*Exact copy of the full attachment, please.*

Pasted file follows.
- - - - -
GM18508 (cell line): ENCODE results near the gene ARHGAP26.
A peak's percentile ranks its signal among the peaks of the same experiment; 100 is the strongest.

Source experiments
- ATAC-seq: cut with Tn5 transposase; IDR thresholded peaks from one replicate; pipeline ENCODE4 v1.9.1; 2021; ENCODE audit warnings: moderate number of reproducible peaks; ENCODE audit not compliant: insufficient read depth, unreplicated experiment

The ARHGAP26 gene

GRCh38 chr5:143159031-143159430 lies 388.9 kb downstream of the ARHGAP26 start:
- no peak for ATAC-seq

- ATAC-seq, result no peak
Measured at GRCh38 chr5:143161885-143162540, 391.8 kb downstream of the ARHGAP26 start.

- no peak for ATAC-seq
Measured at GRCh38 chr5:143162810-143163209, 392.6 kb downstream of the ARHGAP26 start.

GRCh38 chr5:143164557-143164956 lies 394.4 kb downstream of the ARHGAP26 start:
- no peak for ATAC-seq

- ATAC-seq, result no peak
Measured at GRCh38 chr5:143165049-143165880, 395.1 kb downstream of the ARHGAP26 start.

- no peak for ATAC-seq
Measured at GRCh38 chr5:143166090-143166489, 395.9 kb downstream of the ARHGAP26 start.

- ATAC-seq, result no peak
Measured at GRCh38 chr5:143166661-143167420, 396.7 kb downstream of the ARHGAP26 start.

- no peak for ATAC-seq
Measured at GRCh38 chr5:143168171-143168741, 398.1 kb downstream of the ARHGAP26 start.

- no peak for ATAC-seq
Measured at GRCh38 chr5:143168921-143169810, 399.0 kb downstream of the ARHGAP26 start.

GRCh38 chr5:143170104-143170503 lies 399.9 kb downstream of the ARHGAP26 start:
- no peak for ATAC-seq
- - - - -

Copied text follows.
GM18508 (cell line): ENCODE results near the gene ARHGAP26.
A peak's percentile ranks its signal among the peaks of the same experiment; 100 is the strongest.

Source experiments
- ATAC-seq: cut with Tn5 transposase; IDR thresholded peaks from one replicate; pipeline ENCODE4 v1.9.1; 2021; ENCODE audit warnings: moderate number of reproducible peaks; ENCODE audit not compliant: insufficient read depth, unreplicated experiment

The ARHGAP26 gene

GRCh38 chr5:143159031-143159430 lies 388.9 kb downstream of the ARHGAP26 start:
- no peak for ATAC-seq

- ATAC-seq, result no peak
Measured at GRCh38 chr5:143161885-143162540, 391.8 kb downstream of the ARHGAP26 start.

- no peak for ATAC-seq
Measured at GRCh38 chr5:143162810-143163209, 392.6 kb downstream of the ARHGAP26 start.

GRCh38 chr5:143164557-143164956 lies 394.4 kb downstream of the ARHGAP26 start:
- no peak for ATAC-seq

- ATAC-seq, result no peak
Measured at GRCh38 chr5:143165049-143165880, 395.1 kb downstream of the ARHGAP26 start.

- no peak for ATAC-seq
Measured at GRCh38 chr5:143166090-143166489, 395.9 kb downstream of the ARHGAP26 start.

- ATAC-seq, result no peak
Measured at GRCh38 chr5:143166661-143167420, 396.7 kb downstream of the ARHGAP26 start.

- no peak for ATAC-seq
Measured at GRCh38 chr5:143168171-143168741, 398.1 kb downstream of the ARHGAP26 start.

- no peak for ATAC-seq
Measured at GRCh38 chr5:143168921-143169810, 399.0 kb downstream of the ARHGAP26 start.

GRCh38 chr5:143170104-143170503 lies 399.9 kb downstream of the ARHGAP26 start:
- no peak for ATAC-seq